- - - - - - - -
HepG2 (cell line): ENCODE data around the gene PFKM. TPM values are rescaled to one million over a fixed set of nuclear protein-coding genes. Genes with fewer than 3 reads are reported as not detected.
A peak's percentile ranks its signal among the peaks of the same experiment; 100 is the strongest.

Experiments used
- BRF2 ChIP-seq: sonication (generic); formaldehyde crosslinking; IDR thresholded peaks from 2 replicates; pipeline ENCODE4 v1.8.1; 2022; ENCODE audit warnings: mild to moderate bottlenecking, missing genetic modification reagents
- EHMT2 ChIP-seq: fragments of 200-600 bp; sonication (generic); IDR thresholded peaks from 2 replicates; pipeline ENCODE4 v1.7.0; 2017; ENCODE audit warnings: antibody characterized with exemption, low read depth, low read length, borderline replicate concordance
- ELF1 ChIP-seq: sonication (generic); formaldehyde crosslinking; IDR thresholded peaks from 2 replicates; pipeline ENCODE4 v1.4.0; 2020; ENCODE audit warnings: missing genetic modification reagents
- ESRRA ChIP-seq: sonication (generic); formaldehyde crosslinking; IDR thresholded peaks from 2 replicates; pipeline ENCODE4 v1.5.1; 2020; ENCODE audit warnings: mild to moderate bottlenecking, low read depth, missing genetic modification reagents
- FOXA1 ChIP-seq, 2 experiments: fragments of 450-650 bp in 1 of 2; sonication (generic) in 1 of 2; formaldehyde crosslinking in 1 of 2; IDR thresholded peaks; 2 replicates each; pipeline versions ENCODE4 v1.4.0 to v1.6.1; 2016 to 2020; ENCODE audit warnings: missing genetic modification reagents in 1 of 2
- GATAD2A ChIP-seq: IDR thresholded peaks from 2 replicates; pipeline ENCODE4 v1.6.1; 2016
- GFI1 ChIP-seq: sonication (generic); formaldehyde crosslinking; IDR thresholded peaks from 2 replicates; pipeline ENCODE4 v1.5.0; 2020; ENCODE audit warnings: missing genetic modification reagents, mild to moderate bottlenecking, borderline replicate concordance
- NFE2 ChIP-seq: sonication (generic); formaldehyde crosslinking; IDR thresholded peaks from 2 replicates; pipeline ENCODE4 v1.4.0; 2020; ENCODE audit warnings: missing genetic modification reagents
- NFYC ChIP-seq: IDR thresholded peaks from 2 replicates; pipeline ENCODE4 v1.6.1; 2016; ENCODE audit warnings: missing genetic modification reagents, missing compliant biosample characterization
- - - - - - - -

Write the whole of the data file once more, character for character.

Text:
HepG2 (cell line): ENCODE data around the gene PFKM. TPM values are rescaled to one million over a fixed set of nuclear protein-coding genes. Genes with fewer than 3 reads are reported as not detected.
A peak's percentile ranks its signal among the peaks of the same experiment; 100 is the strongest.

Experiments used
- BRF2 ChIP-seq: sonication (generic); formaldehyde crosslinking; IDR thresholded peaks from 2 replicates; pipeline ENCODE4 v1.8.1; 2022; ENCODE audit warnings: mild to moderate bottlenecking, missing genetic modification reagents
- EHMT2 ChIP-seq: fragments of 200-600 bp; sonication (generic); IDR thresholded peaks from 2 replicates; pipeline ENCODE4 v1.7.0; 2017; ENCODE audit warnings: antibody characterized with exemption, low read depth, low read length, borderline replicate concordance
- ELF1 ChIP-seq: sonication (generic); formaldehyde crosslinking; IDR thresholded peaks from 2 replicates; pipeline ENCODE4 v1.4.0; 2020; ENCODE audit warnings: missing genetic modification reagents
- ESRRA ChIP-seq: sonication (generic); formaldehyde crosslinking; IDR thresholded peaks from 2 replicates; pipeline ENCODE4 v1.5.1; 2020; ENCODE audit warnings: mild to moderate bottlenecking, low read depth, missing genetic modification reagents
- FOXA1 ChIP-seq, 2 experiments: fragments of 450-650 bp in 1 of 2; sonication (generic) in 1 of 2; formaldehyde crosslinking in 1 of 2; IDR thresholded peaks; 2 replicates each; pipeline versions ENCODE4 v1.4.0 to v1.6.1; 2016 to 2020; ENCODE audit warnings: missing genetic modification reagents in 1 of 2
- GATAD2A ChIP-seq: IDR thresholded peaks from 2 replicates; pipeline ENCODE4 v1.6.1; 2016
- GFI1 ChIP-seq: sonication (generic); formaldehyde crosslinking; IDR thresholded peaks from 2 replicates; pipeline ENCODE4 v1.5.0; 2020; ENCODE audit warnings: missing genetic modification reagents, mild to moderate bottlenecking, borderline replicate concordance
- NFE2 ChIP-seq: sonication (generic); formaldehyde crosslinking; IDR thresholded peaks from 2 replicates; pipeline ENCODE4 v1.4.0; 2020; ENCODE audit warnings: missing genetic modification reagents
- NFYC ChIP-seq: IDR thresholded peaks from 2 replicates; pipeline ENCODE4 v1.6.1; 2016; ENCODE audit warnings: missing genetic modification reagents, missing compliant biosample characterization